Focus on the Génotrot study – Mapping the French Trotter genome
On a French scale, Le Trot, INRAE and IFCE have been working together for several years to “propose an extended mapping of the French Trotter genome from the point of view of its performance and gaits“. Using an observational and analytical approach, the GénoTrot study highlights correlations between regions of the genome that influence the performance of trotters. The study, which will be published in 2021, aims to:
- Validate on a larger population the results obtained on the DMRT3 gene, knowing that it is the determinant of a horse’s gait
- Determine the importance of gait characteristics on performance
- Identify chromosomal regions and genes (other than the DMRT3 gene) that influences gait or racing performance
This study showed that beyond the DMRT3 gene, at least 25 other genes influence gait and performance in horses. These genes influence the performance of the racehorse in different ways. Here are 2 examples of conclusions drawn by the Genotrot study:
- Within chromosome 18, there is a genomic region (or QTL) that “results in significantly higher earnings per race completed at 2 years, 3 years, 4 years and 5 to 10 years of age“
- In chromosome 6, the study highlights a region that has “a very strong link to the ability to gallop” and thus to be disqualified from trotting races.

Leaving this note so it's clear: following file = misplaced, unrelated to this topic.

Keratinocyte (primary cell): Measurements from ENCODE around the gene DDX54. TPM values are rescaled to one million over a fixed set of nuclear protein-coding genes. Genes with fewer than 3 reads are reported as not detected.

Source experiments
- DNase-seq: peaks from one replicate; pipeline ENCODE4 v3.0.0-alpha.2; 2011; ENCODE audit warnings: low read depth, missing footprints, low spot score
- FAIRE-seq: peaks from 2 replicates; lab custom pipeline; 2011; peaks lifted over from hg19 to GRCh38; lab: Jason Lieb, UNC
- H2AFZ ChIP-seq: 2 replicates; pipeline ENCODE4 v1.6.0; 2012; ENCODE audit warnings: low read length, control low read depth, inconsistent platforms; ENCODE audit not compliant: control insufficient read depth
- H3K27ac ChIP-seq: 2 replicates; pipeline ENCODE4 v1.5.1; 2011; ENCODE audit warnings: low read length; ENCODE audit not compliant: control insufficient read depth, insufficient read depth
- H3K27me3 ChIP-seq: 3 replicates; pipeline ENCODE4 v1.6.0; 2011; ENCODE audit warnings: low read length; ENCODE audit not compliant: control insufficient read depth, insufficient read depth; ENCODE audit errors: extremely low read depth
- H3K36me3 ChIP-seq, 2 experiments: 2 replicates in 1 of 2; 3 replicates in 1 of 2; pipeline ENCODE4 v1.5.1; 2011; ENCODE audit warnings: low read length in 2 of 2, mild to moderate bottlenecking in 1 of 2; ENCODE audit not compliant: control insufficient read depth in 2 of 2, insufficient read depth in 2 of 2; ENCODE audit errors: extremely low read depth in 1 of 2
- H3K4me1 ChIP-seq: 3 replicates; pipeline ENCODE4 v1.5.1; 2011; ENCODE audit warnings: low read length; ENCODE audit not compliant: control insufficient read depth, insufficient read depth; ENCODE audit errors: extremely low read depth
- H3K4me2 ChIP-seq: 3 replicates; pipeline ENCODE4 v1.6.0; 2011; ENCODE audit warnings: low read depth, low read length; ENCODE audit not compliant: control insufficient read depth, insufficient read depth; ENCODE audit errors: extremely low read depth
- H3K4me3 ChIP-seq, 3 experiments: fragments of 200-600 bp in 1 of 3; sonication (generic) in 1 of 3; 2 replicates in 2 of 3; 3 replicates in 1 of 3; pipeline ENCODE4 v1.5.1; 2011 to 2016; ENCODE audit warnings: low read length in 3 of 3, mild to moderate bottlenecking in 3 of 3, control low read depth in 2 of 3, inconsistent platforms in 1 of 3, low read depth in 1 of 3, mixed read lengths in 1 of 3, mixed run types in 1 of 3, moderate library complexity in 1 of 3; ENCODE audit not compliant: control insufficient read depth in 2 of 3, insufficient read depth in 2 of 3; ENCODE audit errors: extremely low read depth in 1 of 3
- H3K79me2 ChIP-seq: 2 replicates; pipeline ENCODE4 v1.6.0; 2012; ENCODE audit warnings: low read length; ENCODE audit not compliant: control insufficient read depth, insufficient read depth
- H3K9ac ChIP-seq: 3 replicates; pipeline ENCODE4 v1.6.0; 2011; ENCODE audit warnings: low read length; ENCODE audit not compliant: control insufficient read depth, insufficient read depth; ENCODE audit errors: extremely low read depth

This study relies on our ability to sequence horse DNA in the same way we sequence human DNA. The genetic sequencing of DNA determines the order of the four chemical building blocks that make up the DNA molecule. This technique of DNA analysis can therefore highlight genetic characteristics and correlate them with the abilities of racehorses. This makes it possible to draw concrete conclusions, using controlled breeding, to produce a genetically optimized horse for a given discipline.
2. What lessons can be learned and to what extent can current scientific knowledge be used in racehorse genetics?
The use of genetics seems to have three concrete fields of application at the moment:
- Detection of future performers
- Better knowledge of natural sporting abilities
- Breeding of sport horses
However, the studies cited in this article have limitations. First of all, the populations studied (maximum 3000) do not seem to be large enough to be valid. Indeed, the phenomena observed are based on non-representative samples, minimising the validity of the results. Moreover, this analysis of the racehorse is difficult to set up and represents a high cost.